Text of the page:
D.N.A. analyses show that the first populations of homo sapiens to leave Africa for present day Europe and Asia interbred with Neanderthals, a species already living in the colder northern climates some 30,000 years ago. Peter Parham, professor of microbiology and immunology at Stanford, said the migrating humans received leukocyte antigens from the Neanderthals, genes that were already resistant to diseases present in the north but not in Africa. The result of the interbreeding was a more successful migration north for our species.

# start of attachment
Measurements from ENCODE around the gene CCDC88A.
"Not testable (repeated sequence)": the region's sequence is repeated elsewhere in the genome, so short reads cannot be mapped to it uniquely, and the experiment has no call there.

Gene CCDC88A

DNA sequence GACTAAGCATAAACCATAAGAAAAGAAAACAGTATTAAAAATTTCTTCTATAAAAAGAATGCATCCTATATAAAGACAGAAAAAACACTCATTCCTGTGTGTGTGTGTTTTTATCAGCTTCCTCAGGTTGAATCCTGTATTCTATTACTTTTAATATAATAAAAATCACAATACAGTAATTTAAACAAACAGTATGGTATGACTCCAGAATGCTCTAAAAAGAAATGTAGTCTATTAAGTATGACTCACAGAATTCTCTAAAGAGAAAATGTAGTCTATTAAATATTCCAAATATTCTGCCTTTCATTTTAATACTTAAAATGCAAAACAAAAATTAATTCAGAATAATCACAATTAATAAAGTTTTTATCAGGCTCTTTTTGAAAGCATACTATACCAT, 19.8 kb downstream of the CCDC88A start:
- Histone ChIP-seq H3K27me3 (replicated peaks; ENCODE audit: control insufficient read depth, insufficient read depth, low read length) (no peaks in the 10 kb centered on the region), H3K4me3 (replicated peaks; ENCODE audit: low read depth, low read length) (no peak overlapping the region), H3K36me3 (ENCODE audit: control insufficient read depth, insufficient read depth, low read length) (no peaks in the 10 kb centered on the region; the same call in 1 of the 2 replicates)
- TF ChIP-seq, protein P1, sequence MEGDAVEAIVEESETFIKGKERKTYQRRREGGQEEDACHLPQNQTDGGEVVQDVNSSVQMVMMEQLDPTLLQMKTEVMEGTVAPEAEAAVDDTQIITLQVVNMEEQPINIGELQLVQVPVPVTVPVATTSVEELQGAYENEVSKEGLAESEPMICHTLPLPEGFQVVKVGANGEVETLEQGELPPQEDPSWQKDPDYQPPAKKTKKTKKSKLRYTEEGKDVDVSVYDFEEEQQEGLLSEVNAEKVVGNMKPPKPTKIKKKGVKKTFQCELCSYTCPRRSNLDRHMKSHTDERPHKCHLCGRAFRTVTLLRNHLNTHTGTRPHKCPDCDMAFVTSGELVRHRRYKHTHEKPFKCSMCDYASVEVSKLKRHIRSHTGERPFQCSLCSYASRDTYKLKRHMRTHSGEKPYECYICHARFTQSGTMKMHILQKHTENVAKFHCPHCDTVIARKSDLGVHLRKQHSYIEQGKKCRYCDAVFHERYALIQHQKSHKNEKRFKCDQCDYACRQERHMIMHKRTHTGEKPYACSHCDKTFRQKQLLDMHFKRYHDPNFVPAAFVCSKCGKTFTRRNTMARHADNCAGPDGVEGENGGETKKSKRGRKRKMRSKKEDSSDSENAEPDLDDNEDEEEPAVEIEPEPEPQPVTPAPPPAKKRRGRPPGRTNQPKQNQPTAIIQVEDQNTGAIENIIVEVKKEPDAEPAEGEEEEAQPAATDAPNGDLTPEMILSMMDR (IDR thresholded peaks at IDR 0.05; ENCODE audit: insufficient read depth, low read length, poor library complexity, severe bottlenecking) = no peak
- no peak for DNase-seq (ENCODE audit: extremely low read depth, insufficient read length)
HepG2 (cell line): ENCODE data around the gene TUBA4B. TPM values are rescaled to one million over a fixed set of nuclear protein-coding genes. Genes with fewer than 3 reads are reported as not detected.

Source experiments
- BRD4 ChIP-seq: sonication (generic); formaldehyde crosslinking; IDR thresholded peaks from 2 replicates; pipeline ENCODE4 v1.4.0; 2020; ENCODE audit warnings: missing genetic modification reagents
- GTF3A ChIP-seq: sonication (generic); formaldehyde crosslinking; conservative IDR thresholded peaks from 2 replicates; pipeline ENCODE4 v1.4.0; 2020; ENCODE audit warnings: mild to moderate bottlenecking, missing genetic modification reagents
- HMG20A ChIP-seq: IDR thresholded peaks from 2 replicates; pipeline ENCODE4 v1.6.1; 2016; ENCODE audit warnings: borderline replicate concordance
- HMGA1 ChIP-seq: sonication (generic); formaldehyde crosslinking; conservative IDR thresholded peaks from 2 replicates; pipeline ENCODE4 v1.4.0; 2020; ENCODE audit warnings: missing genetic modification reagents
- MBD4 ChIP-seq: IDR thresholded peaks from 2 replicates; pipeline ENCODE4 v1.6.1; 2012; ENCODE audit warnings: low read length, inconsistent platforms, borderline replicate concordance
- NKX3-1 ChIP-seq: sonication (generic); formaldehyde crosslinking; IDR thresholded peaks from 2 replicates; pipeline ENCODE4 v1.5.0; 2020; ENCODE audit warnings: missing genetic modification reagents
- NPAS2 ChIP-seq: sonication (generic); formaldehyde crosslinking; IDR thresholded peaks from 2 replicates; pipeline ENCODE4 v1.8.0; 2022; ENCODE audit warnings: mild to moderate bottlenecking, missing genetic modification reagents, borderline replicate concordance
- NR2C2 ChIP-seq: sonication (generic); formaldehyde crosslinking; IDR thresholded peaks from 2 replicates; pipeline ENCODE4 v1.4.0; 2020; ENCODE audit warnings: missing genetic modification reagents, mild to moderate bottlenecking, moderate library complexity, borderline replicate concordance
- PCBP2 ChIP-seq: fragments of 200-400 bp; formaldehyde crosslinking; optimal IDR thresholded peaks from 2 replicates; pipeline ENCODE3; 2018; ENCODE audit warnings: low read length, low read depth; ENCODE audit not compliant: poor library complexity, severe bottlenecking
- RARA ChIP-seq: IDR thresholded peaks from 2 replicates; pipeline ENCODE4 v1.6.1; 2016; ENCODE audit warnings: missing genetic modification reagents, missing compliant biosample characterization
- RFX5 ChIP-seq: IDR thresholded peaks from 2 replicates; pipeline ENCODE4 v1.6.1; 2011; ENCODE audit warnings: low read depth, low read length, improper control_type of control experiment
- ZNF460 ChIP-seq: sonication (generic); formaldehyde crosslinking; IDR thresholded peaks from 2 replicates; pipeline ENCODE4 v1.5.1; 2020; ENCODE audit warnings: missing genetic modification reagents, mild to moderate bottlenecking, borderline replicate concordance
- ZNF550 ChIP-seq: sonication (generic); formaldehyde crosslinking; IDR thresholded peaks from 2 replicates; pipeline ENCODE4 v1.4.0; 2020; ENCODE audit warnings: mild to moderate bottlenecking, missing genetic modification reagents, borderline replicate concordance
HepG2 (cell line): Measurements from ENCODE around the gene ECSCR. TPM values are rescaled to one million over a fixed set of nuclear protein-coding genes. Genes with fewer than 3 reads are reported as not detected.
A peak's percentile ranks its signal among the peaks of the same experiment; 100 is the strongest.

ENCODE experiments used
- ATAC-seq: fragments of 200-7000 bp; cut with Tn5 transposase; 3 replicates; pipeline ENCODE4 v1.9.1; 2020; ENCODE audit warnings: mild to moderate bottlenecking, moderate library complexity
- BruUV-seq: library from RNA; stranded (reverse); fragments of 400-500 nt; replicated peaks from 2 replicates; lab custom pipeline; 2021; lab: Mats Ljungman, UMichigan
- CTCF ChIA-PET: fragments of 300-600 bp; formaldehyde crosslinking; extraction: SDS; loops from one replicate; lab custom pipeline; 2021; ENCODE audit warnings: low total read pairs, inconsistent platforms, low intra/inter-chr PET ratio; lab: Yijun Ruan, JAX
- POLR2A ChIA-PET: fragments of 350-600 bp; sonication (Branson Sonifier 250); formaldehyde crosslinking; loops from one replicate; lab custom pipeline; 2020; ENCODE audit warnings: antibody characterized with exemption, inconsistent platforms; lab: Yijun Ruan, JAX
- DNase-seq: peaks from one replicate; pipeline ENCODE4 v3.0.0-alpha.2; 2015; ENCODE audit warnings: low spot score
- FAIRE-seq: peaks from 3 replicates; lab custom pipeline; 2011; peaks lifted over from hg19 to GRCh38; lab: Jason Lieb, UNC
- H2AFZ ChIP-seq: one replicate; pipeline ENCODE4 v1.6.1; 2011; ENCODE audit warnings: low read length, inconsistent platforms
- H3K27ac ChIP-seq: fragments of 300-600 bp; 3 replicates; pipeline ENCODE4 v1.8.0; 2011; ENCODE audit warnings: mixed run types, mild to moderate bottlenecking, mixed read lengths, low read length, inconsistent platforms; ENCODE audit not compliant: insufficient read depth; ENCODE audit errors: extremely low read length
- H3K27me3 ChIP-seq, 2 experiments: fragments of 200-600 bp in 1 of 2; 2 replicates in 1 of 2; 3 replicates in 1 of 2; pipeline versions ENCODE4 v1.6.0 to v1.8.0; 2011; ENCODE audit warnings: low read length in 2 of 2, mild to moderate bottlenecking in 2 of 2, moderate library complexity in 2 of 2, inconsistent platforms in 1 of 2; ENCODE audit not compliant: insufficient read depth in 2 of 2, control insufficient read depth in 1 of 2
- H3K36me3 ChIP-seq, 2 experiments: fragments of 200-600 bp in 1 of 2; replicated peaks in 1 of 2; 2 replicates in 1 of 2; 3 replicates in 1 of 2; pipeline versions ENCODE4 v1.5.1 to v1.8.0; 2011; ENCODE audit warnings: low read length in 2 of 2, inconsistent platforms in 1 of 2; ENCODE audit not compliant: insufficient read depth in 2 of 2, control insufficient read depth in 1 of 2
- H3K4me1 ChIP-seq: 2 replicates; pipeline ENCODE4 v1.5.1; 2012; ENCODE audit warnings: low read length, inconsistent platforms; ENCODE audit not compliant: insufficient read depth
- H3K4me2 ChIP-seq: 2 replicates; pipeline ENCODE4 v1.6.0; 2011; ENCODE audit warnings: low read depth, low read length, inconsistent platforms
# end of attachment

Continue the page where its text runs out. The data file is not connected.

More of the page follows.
What’s the Big Idea?
How much do we owe to our Neanderthal brethren for humanity’s successful migration out of Africa and into Europe and Asia? D.N.A. samples taken from 40,000 year-old Neanderthal bones suggest we may owe more than previously thought. Inheriting resistence to foreign diseases helped the adventurous homo sapiens to adapt more quickly to their environment than would have otherwise been possible. “Though the contribution to European D.N.A. from Neanderthals is only about 6 percent, that small percentage accounts for half the observed human leukocyte antigen alleles.”